Decriminalizing prostitution: One perspective from New Zealand

An activist pushing for the decriminilization of sex-trade work is in Ottawa to share her experiences after New Zealand did just that in 2003. Watch a snippet here.

Canada is currently reforming its prostitution laws and could follow New Zealand's lead

Catherine Healy, a sex-trade workers' rights activist, discusses what's changed since 2003. 4:20

After a 15-year fight, New Zealand decriminalized prostitution in 2003.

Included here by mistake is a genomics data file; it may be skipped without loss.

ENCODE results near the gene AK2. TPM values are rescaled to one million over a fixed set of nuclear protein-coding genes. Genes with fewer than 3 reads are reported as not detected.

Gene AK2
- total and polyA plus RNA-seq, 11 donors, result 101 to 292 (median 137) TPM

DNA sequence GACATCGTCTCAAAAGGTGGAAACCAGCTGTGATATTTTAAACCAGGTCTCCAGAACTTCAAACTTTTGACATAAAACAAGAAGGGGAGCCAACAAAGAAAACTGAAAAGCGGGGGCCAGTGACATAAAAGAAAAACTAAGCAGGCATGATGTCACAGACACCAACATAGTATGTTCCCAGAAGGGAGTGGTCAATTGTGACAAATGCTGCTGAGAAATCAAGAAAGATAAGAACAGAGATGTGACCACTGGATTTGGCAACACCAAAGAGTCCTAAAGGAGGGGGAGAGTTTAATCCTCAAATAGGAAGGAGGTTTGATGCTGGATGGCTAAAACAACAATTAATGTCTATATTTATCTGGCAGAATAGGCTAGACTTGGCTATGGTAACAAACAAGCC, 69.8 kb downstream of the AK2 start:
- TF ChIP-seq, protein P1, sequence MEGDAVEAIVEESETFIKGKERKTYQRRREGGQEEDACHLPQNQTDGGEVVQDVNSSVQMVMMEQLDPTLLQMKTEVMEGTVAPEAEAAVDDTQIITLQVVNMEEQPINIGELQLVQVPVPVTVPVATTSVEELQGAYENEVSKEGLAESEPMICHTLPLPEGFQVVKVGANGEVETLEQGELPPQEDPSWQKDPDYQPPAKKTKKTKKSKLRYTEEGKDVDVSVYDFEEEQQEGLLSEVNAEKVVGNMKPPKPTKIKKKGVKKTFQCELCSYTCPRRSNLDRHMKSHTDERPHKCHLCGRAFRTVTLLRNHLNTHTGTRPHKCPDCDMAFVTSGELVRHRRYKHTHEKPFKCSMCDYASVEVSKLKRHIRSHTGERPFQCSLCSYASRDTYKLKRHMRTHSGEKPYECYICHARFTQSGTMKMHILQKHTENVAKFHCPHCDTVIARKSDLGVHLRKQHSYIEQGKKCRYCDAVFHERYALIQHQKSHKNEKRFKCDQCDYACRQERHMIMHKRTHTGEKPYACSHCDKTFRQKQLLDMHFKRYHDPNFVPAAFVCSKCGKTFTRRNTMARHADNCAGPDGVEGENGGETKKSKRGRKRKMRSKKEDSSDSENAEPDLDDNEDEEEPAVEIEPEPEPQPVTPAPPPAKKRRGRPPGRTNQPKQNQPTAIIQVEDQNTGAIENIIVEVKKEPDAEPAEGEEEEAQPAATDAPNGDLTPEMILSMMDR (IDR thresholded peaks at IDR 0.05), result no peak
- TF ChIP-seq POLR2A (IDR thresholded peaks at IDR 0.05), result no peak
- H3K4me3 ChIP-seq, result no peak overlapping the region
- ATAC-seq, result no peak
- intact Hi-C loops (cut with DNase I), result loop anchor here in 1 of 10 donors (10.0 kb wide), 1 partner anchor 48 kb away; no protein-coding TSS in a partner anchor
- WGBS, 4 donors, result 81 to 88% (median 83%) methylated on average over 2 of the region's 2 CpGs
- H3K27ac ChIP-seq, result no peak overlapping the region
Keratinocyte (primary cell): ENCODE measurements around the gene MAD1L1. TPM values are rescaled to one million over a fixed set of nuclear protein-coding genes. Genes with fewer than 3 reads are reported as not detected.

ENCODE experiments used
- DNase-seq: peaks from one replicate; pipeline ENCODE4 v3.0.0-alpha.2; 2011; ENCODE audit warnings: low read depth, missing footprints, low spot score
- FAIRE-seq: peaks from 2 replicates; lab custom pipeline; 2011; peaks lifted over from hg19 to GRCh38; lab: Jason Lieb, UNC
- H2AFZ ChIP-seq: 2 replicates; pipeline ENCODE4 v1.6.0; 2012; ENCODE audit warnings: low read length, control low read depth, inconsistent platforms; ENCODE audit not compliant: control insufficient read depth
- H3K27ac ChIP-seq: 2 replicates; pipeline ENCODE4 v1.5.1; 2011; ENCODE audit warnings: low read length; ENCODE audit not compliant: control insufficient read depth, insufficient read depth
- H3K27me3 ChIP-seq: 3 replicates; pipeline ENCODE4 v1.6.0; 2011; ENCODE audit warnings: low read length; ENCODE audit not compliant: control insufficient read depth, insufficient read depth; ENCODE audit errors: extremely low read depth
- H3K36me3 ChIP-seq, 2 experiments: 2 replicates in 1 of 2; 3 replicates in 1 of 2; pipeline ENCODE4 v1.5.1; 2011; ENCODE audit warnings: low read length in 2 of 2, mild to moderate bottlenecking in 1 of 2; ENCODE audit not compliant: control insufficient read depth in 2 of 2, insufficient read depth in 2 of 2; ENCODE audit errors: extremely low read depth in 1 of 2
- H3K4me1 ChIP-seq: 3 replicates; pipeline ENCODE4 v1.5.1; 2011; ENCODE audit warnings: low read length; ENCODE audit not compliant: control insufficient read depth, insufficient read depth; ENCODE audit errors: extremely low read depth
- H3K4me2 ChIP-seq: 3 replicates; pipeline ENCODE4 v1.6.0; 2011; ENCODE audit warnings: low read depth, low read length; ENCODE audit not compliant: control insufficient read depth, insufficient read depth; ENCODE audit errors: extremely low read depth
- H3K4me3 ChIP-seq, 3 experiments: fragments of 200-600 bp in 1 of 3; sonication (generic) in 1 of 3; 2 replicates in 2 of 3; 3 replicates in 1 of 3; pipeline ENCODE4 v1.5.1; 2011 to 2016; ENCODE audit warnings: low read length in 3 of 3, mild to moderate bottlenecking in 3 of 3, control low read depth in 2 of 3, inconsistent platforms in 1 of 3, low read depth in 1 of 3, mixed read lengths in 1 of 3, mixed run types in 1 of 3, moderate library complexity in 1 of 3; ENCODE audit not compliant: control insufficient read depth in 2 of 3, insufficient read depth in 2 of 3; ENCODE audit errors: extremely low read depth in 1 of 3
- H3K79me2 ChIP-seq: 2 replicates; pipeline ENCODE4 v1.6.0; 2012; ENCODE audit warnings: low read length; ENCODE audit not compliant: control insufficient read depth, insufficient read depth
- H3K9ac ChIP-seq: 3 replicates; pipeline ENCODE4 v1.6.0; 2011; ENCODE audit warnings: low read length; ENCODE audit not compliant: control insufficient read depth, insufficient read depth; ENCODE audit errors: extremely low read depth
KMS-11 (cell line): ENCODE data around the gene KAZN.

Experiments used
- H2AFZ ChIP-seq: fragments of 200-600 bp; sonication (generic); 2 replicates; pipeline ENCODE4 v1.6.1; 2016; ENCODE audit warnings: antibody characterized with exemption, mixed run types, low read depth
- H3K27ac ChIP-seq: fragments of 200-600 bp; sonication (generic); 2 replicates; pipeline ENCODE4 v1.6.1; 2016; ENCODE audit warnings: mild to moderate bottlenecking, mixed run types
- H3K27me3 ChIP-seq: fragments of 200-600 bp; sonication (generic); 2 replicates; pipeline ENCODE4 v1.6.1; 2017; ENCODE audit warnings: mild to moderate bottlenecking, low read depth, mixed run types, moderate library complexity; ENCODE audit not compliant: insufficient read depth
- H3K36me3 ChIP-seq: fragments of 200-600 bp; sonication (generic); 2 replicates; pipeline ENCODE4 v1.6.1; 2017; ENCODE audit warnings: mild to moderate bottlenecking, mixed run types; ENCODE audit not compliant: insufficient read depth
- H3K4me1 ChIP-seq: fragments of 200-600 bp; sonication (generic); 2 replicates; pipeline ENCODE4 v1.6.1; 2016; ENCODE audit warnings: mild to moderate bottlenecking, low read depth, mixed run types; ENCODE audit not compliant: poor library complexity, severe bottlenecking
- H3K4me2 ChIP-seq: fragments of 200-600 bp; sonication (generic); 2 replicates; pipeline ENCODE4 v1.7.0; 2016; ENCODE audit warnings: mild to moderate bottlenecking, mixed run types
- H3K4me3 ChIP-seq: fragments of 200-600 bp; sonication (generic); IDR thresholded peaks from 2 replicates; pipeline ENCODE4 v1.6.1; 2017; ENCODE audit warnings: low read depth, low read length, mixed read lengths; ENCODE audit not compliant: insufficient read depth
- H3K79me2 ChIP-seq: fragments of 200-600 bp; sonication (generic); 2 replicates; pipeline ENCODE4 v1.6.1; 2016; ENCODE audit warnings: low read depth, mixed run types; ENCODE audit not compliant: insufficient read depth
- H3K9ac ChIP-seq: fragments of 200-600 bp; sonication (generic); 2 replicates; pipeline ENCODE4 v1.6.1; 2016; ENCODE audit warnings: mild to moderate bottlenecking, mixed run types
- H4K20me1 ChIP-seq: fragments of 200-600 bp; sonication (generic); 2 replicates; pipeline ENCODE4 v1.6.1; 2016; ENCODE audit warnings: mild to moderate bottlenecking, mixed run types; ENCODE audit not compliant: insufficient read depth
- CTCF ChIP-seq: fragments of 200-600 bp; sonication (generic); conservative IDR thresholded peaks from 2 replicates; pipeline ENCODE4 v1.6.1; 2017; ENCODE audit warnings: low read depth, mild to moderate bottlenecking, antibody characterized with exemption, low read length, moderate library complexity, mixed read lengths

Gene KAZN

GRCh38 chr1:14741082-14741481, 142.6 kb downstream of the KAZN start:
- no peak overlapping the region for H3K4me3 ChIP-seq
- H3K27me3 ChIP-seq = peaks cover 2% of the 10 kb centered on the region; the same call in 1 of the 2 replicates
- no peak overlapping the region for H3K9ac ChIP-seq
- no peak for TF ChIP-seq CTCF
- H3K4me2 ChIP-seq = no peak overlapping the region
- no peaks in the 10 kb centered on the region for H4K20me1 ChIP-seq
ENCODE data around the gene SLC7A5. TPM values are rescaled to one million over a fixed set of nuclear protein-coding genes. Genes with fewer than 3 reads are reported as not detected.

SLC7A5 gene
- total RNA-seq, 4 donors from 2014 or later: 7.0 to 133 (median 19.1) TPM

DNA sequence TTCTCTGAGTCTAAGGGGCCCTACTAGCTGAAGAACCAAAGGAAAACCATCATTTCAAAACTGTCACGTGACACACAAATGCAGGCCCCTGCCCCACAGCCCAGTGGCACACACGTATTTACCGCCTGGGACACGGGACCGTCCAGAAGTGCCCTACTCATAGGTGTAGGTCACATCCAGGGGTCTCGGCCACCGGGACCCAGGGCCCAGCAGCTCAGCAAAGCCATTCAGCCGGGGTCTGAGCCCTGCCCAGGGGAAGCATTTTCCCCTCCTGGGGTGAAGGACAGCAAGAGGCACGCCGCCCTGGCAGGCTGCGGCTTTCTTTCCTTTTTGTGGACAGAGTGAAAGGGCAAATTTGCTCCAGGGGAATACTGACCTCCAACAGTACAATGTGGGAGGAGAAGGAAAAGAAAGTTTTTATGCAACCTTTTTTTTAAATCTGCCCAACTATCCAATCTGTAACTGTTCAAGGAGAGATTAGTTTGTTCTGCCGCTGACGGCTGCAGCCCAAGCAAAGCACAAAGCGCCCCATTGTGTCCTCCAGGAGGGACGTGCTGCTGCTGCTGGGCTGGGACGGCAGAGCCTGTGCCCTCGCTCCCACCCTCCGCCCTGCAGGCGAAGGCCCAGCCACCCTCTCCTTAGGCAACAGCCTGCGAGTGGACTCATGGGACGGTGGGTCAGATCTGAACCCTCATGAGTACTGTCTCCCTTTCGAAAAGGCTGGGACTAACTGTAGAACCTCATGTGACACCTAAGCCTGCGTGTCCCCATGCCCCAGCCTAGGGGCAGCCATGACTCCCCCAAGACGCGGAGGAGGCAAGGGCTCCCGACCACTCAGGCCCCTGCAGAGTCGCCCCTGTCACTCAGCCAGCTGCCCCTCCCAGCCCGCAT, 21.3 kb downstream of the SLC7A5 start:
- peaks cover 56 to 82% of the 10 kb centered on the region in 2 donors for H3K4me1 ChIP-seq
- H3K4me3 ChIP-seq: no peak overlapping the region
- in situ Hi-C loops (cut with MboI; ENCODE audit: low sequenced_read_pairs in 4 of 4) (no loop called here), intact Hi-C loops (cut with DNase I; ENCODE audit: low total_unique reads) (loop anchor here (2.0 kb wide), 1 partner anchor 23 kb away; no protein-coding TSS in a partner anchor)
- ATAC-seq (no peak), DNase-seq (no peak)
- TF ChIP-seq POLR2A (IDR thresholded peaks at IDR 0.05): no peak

Before then, the country’s prostitution laws were similar to Canada's, according to Catherine Healy, the national co-ordinator for the New Zealand Prostitutes Collective.

Healy, now an activist, was an elementary school teacher who said she chose to become a prostitute. She also helped lead the charge for decriminalizing prostitution in New Zealand.

Healy is speaking at University of Ottawa on Wednesday and Thursday about the sex trade in Canada and the pending legal reform.

Healy said laws that target the demand for sex wouldn’t be effective in fighting human trafficking. Instead, she said a regulated and legal sex work industry would encourage all prostitutes and clients to report abuse.

Watch her comments in the video above as part of CBC Ottawa’s series on Ottawa’s human trafficking industry.